Motivated by eight young student ambassadors and Chief Mark Saunders, who joined him down the homestretch, Superintendent Heinz Kuck pushed and pulled a steel sled that reached 400 pounds to help his community.
The Push for Literacy, which began at 11 Division, where he’s the unit commander, took a three-kilometre route to the Dovercourt Boys & Girls Club on June 16 to raise money to buy books for their refurbished library.
Pushing his body to the limit for nearly two hours in sweltering heat, Kuck raised $10,611.30.
Starting off with 100 pounds, he added weight plates every 0.5 kilometres and allowed young club members to speak about the challenges youth face in the city.
“It was their speaking and words that inspired me along the way,” he said. “Hearing them speak about the trials and tribulations of inner city youth and how valuable reading, writing and literacy are was the spark for me to add weight to the sled to show vicariously the weight that’s on young people.”
Kuck said the event was a good way to build and solidify police and community relations.
“The city has its challenges and we as a Service can do one thing in regards to enforcement,” he said. “But of equal importance is what we do together as a community not only in how I can earn your trust, but also your respect so that we can bring books into the hands of young people and not guns and weapons. Those books become a factor in raising leaders and ambassadors.”
Javier Vasquez was one of the student ambassadors that encouraged Kuck along the journey.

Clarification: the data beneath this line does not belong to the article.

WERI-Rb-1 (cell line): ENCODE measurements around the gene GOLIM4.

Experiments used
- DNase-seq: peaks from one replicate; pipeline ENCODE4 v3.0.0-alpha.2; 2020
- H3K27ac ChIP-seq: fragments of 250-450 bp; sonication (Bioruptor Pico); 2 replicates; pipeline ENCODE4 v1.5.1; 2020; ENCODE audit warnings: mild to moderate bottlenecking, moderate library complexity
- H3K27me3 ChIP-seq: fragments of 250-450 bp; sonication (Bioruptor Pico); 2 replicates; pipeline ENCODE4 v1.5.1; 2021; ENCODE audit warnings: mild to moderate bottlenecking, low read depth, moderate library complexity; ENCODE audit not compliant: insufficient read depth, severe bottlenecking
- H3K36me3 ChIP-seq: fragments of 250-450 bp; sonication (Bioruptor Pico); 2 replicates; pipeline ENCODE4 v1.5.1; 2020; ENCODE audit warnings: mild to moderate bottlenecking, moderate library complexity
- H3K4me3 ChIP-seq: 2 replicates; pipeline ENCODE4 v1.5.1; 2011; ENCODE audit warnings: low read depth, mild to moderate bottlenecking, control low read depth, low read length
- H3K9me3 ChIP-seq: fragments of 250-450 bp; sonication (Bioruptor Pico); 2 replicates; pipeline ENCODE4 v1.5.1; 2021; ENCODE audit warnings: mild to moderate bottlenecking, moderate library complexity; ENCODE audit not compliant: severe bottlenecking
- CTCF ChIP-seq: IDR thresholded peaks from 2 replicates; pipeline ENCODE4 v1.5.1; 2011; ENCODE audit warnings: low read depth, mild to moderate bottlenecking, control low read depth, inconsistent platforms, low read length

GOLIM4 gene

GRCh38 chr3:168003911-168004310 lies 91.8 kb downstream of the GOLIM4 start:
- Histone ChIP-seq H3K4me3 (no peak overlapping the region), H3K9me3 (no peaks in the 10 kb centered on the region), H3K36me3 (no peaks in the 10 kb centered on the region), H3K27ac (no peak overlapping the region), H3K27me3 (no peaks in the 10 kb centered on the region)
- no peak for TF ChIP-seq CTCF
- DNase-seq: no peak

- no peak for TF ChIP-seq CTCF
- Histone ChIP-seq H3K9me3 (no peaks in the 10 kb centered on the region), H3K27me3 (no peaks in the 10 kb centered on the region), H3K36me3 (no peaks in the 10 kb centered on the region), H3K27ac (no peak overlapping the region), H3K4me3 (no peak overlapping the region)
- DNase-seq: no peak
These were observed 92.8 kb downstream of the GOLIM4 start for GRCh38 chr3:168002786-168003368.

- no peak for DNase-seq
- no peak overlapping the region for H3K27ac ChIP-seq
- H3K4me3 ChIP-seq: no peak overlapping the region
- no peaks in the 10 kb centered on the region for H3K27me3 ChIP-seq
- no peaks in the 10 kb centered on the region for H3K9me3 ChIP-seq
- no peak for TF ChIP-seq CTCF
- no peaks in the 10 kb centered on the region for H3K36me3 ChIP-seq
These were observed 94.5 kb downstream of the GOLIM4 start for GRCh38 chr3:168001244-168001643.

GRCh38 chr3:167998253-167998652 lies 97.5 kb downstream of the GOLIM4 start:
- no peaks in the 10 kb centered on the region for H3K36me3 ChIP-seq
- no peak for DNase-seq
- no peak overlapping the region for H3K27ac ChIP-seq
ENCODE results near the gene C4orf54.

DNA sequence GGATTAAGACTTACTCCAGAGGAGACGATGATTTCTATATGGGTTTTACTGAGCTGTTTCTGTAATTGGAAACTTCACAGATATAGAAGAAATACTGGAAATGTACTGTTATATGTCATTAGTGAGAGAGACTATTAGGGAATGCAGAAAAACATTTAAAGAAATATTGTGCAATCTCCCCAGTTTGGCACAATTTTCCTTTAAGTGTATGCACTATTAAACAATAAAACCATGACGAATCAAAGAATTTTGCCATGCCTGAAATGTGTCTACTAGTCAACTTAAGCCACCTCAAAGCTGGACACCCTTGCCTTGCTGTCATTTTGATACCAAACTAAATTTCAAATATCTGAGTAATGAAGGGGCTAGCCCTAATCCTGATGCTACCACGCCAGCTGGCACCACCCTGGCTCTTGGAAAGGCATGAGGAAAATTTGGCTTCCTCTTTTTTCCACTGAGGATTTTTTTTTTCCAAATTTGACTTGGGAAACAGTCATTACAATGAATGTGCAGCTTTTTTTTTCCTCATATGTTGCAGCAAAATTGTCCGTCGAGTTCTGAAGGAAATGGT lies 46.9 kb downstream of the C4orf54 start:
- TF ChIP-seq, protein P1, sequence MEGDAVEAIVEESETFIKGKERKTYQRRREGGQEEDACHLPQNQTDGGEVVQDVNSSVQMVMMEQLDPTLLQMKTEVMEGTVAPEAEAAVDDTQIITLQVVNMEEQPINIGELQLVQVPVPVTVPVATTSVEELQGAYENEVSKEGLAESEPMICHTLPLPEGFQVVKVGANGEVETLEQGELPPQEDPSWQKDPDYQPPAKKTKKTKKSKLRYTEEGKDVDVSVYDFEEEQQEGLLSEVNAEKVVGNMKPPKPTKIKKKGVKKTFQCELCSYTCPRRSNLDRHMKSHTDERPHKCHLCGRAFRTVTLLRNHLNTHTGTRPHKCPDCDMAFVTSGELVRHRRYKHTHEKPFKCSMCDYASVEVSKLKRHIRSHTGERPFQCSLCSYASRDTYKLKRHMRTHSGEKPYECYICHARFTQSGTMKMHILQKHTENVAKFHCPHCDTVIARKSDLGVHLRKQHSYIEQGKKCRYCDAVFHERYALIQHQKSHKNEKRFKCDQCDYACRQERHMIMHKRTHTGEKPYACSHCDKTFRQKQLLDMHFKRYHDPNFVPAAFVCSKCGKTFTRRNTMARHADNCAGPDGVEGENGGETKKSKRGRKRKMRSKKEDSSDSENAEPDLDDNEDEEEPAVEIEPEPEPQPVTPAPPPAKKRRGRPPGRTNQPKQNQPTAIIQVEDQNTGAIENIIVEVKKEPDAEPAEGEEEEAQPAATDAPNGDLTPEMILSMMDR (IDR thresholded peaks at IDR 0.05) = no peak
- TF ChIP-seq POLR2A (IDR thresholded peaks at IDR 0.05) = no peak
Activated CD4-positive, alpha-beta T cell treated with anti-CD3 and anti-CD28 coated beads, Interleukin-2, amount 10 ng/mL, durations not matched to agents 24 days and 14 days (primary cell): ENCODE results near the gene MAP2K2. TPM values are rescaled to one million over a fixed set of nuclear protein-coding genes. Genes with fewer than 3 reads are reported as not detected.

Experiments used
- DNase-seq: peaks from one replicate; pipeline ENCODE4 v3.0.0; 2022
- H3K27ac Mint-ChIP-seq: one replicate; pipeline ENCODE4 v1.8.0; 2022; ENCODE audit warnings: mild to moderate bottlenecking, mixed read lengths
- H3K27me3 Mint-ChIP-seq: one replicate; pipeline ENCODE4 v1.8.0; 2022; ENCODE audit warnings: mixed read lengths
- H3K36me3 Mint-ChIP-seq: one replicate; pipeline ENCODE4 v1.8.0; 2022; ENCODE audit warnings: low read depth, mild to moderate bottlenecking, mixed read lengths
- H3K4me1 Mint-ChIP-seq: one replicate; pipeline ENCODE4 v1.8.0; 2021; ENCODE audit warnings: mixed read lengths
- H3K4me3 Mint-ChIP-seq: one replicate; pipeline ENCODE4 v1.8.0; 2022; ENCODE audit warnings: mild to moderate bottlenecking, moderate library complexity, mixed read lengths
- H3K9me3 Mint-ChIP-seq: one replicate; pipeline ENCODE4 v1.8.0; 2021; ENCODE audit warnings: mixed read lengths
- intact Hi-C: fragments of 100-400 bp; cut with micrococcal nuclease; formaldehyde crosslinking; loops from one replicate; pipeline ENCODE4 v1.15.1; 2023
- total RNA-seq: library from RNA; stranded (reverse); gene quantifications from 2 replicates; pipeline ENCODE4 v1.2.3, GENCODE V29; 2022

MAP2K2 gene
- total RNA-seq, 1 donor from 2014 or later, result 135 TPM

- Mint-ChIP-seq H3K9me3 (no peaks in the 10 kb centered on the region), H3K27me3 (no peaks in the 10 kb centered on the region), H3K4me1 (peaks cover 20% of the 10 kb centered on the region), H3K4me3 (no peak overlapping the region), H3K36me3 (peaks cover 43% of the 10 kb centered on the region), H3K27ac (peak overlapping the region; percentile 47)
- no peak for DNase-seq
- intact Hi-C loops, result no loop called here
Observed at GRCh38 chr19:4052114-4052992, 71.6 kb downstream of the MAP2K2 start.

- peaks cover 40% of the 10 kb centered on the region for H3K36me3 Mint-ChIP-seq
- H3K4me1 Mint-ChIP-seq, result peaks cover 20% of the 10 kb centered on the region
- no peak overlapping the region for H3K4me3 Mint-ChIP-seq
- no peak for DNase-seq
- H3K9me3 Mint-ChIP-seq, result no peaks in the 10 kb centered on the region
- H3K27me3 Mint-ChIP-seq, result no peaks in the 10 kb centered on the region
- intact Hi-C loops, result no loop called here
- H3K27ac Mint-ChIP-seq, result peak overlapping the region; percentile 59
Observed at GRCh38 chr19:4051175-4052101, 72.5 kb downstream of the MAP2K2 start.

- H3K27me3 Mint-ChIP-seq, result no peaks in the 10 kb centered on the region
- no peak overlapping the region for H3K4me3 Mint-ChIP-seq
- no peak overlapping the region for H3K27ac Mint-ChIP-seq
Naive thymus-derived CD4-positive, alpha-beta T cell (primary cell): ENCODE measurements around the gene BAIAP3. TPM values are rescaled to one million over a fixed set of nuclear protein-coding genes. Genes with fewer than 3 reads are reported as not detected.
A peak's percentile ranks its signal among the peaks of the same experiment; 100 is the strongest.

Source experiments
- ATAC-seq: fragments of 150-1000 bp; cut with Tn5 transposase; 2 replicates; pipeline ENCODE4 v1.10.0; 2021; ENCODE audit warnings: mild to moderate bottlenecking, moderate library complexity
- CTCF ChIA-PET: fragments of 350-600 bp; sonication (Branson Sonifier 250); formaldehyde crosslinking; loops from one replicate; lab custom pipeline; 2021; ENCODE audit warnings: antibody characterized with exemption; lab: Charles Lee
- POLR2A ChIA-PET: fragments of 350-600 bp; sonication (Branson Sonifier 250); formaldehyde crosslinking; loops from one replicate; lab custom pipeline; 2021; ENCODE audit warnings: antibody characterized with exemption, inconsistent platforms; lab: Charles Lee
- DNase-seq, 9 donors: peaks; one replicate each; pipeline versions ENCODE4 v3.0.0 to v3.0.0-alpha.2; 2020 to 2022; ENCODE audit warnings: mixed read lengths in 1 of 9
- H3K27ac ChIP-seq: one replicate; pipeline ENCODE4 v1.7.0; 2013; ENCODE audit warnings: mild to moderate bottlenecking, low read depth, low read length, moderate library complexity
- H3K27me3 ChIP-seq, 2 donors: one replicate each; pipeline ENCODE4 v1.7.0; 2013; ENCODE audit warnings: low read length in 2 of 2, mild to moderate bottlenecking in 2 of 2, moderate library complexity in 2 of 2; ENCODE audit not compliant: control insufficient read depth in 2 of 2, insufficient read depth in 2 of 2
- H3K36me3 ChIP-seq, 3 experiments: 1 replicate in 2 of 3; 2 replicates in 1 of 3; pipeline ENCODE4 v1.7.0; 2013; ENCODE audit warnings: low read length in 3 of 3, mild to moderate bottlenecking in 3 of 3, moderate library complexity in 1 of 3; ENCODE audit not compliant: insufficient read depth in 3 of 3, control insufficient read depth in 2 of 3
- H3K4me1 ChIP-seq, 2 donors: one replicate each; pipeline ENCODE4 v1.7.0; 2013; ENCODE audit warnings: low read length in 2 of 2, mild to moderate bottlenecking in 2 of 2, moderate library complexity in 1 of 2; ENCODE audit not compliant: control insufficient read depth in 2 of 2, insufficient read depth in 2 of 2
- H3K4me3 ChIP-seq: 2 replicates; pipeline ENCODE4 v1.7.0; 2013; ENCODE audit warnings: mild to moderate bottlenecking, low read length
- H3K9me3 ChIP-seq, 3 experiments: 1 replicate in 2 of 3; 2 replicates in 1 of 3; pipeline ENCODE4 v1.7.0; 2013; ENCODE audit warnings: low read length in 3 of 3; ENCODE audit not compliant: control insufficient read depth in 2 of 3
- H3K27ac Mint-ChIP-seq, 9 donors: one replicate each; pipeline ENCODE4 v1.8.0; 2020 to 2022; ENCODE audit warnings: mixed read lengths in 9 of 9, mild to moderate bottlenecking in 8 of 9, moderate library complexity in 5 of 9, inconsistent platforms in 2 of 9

“I believe literacy is good and fun for everyone because it can be a great way to spend your time,” said the 11-year-old. “Reading books can be very good for your vocabulary and grammar and it helps you to communicate easily with others.”
Chief Saunders joined the journey during the final push towards the club centre on Westmoreland Ave.
“When we talk about heroes, I look at this man and the amazing things he does,” he said. “All of his events are about others first. He fully grasps the importance of investing in our young people… He and all of the other officers understand the importance also of developing relationships.”
Davenport Member of Parliament Julie Dzerowicz and Member of Provincial Parliament-elect Marit Stiles were at the finish line to greet Kuck who spent several months preparing for the rigorous event.
“He’s such a champion in our community,” said Dzerowicz. “He is someone who has done some wonderful outreach and he never stops at coming up with creative ways to support and create a better community.”
Stiles acknowledged Kuck’s innovation and tenacity and the community benefit derived from his fundraiser.
“This is near and dear to my heart as my own child has made use of this club over the years,” she said. “I am very familiar with the important role it plays for so many of our families and kids. As a former school board trustee, I know how important it is going to be for the library to be refurbished and for our children to be able to access books.”
City councillor Ana Bailao was at 11 Division for the start of the event.
“The police go beyond just their daily duties,” she said. “What they are doing today is more than just raising funds. They are building our community, getting to know our community, getting the trust and saying we have a role in the growth of this community. For that, we really need to thank them because that is the kind of policing we want in Toronto.”
Kuck did a similar fundraiser for the club two years ago that raised over $10,000 to buy music instruments.
He completed the distance with a sled weighing 300 pounds.
“Both times were difficult and the rewards are the same,” he added. “I will do it again.”
Student ambassador Shania DaSilva watched Kuck push and pull the sled.
“I was with my mom and seeing the weights on that sled reminded me of books,” said the youth ambassador. “He is like Santa bringing books for us.”
Dr. Sheldon Taylor, the club’s executive director, thanked Kuck for his contribution.
“This Push for Literacy is geared at boys and girls between the ages of two-and-a-half years and 17,” he said. “We are shaping the future and ensuring that our community remains truly democratic, thanks to Heinz and Toronto Police who are always here for us. They are part of what we call the Dovercourt Family.”
Learn more at the Push For Literacy Fundraising Webpage